Examples, Formulas and Expert Management Accounting Advice That Businesses Need to Succeed
This guide includes everything you need to understand management accounting. Our accounting experts provide definitions, formulas, examples, advice and helpful visuals.
What Is Management Accounting?
Management accounting communicates financial data specific to managerial decisions. Managerial accountants analyse and present business costs and operation metrics from each line of product, activity or facility to develop an internal report that executives use to guide company operations and assist in their decision-making process.
Managerial accounting is a form of strategic accounting that combine business information, events and organisational strategy to deliver reports and key recommendations based on analysis from trained accountants.
Dennis Furey, is the CEO and Cofounder of Furey Financial(opens in a new tab), an accounting services firm supporting high-growth companies across many verticals. He says that,
“The perception by some business owners is that accounting is just for taxes and investments. When they really want to scale their business, they should look to incorporate more advanced accounting elements such as accounting analytics that can support management key performance indicators.”
Accounting firms should assist clients in managing the backend to provide clean data and auditable financials, which allows those clients to focus 100 percent of their efforts on growing the company.
Managerial accounting delivers key insights, backed by pertinent data. It enables managers to have a simplified way of looking at their complex financial data. For example, managerial accounting can help a manager decide what price they will assign to a new product by providing data on manufacturing costs, market factors and potential profitability. Here are the functions of managerial accounting:
- Data Presentation:
Management accountants present data in a way that is easily digestible by modifying the profit and loss statement and balance sheet.
- Data Modification:
Management accountants modify financial account data according to what their company needs to review. For example, they can provide data based on a specific product, geography, period, supplier or sales territory.
- Data Analysis and Explanation:
Management accountants rearrange the financial accounting data and produce comparative statements with different variables. They also produce statistics such as ratios and KPIs that help project trends and report performance results.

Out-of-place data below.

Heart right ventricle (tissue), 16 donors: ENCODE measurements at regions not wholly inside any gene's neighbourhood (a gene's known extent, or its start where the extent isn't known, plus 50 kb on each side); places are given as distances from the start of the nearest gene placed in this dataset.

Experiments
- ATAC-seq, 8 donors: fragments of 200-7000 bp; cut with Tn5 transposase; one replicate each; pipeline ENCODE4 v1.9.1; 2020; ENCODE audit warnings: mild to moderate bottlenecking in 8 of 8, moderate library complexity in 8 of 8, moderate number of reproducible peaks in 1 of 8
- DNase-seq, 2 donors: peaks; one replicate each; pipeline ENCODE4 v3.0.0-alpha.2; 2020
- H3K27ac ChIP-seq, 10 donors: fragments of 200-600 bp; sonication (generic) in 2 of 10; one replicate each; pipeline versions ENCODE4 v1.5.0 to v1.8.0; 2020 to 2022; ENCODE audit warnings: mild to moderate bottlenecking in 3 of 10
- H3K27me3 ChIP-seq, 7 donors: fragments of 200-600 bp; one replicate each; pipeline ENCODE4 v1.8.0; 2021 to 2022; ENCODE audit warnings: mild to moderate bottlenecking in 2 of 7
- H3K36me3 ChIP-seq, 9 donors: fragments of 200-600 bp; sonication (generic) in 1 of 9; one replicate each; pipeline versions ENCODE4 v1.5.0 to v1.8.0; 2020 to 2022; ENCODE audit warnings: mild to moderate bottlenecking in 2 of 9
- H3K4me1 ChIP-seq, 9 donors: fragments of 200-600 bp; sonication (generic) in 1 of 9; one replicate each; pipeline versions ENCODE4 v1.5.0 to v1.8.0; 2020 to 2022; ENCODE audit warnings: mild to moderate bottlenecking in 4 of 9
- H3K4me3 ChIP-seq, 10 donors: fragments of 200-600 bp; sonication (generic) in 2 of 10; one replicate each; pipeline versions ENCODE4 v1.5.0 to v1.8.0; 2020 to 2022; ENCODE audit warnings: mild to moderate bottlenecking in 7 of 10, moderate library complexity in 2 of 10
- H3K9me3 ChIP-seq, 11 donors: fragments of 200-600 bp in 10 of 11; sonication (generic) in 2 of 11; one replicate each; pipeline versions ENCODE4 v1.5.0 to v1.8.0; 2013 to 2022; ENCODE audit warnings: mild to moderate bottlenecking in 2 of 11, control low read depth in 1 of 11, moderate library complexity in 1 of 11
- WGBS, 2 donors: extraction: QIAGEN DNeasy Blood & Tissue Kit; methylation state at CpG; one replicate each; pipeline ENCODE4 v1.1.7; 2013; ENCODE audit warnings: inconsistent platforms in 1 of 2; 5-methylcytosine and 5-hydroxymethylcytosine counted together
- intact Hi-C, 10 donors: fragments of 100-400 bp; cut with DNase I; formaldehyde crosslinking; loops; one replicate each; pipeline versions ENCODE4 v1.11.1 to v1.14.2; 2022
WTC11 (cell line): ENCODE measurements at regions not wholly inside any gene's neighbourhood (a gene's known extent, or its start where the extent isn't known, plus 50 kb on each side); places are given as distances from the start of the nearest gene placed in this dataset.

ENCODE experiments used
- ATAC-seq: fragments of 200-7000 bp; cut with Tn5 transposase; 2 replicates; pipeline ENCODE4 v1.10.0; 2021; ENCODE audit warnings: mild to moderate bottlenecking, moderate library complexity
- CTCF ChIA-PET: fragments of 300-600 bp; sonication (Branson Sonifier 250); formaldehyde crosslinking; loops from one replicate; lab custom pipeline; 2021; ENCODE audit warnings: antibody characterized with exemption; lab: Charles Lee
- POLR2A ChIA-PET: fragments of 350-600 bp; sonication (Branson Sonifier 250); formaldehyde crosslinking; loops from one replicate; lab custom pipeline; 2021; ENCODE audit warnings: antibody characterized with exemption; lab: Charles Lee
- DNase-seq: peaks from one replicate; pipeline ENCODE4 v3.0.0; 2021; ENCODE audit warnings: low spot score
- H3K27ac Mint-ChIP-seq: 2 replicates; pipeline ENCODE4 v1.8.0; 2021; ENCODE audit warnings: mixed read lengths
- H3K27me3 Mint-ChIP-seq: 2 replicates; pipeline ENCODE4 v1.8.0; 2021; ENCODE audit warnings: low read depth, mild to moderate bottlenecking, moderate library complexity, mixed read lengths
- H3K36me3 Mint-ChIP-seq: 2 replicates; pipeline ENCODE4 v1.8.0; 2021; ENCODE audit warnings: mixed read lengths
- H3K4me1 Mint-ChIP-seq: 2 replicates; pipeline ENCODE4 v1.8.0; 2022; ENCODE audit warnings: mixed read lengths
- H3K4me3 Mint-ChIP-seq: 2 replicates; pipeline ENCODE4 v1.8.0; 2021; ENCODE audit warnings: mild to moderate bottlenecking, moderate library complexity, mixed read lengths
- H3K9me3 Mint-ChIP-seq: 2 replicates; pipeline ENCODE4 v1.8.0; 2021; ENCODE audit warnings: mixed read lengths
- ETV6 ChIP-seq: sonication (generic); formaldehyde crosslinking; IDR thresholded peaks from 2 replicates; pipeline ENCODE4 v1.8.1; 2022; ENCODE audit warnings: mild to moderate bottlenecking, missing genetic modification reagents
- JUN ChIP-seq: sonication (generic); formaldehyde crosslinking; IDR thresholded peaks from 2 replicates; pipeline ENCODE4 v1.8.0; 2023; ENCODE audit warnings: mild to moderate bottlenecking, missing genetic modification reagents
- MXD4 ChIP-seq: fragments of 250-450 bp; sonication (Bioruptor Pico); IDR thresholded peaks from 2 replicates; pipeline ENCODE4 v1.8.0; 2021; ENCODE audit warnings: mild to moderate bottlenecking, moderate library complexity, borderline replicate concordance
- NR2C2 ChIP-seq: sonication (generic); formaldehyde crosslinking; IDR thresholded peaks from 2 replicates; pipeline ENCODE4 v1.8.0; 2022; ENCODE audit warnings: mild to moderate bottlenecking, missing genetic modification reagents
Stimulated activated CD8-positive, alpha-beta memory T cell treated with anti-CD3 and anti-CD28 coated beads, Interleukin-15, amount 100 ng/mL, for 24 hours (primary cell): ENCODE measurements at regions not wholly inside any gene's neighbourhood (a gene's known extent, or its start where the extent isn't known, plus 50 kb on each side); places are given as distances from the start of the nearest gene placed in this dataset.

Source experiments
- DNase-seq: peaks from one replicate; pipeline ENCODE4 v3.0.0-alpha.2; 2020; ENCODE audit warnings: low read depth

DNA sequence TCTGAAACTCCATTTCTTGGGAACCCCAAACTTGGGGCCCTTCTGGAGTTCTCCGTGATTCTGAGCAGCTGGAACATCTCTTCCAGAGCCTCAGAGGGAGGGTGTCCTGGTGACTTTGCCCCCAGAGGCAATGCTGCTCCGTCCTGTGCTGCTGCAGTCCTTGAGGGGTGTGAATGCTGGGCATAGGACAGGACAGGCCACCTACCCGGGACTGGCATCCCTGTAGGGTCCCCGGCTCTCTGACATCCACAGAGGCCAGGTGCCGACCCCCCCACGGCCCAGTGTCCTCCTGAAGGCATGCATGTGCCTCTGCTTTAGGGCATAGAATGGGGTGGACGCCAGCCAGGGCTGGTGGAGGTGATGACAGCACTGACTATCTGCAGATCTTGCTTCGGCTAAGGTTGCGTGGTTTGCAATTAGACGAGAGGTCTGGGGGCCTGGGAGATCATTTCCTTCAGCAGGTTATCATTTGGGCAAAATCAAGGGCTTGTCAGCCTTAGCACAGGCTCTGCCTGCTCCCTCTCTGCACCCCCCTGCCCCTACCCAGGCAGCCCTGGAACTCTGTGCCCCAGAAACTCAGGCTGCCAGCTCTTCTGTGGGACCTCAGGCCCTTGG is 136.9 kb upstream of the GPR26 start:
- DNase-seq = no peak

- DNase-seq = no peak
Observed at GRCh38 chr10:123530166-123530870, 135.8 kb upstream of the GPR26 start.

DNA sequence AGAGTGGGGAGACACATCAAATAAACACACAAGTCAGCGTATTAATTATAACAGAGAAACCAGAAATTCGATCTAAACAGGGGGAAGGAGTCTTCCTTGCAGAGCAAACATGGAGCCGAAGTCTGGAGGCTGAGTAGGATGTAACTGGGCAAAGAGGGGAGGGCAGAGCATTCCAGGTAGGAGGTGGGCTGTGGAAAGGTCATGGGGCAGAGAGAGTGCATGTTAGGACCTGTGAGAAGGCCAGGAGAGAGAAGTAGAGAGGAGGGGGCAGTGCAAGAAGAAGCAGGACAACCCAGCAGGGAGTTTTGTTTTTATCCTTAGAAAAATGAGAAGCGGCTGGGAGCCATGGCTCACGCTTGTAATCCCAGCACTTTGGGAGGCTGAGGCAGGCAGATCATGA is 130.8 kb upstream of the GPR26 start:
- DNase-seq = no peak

- Qualitative Data Collection:
Qualitative information is data that a researcher draws from experiences and themes. It is not the typical quantitative data drawn from counts and mathematics. Business examples of qualitative data include employee satisfaction, management policy effectiveness and supplier relationship quality.
Forecasting can be short term or long term and involves the analyst projecting whether set goals are achievable.
- Organisation Assistance:
Some companies struggle with how they allocate their resources like funding and staff. A management analyst can make recommendations on how a company should structure itself to make the best use of its resources and cost out specific activities and their management.
Typical planning tools in management accounting include capital budgeting, fund flow statements, cash flow statements, budgets, standard costing and marginal costing.
- Budget Coordination:
Each department or program should arrange budgetary targets according to a specific period. A management accountant can prepare these functional budgets according to department in order to ensure cohesive management and the proper coordination of the higher-level budget.
- Budgetary Control:
Standard costing enables companies to translate the objectives into benchmarks for a period, helps identify scope creep and provides good budgetary control.
- Decision-Making Assistance:
Managers can develop policies and make the most appropriate decisions with accurate and timely financial information.
- Additional Studies:
Management accountants often perform special cost and economic studies to determine the answers to management’s pressing questions.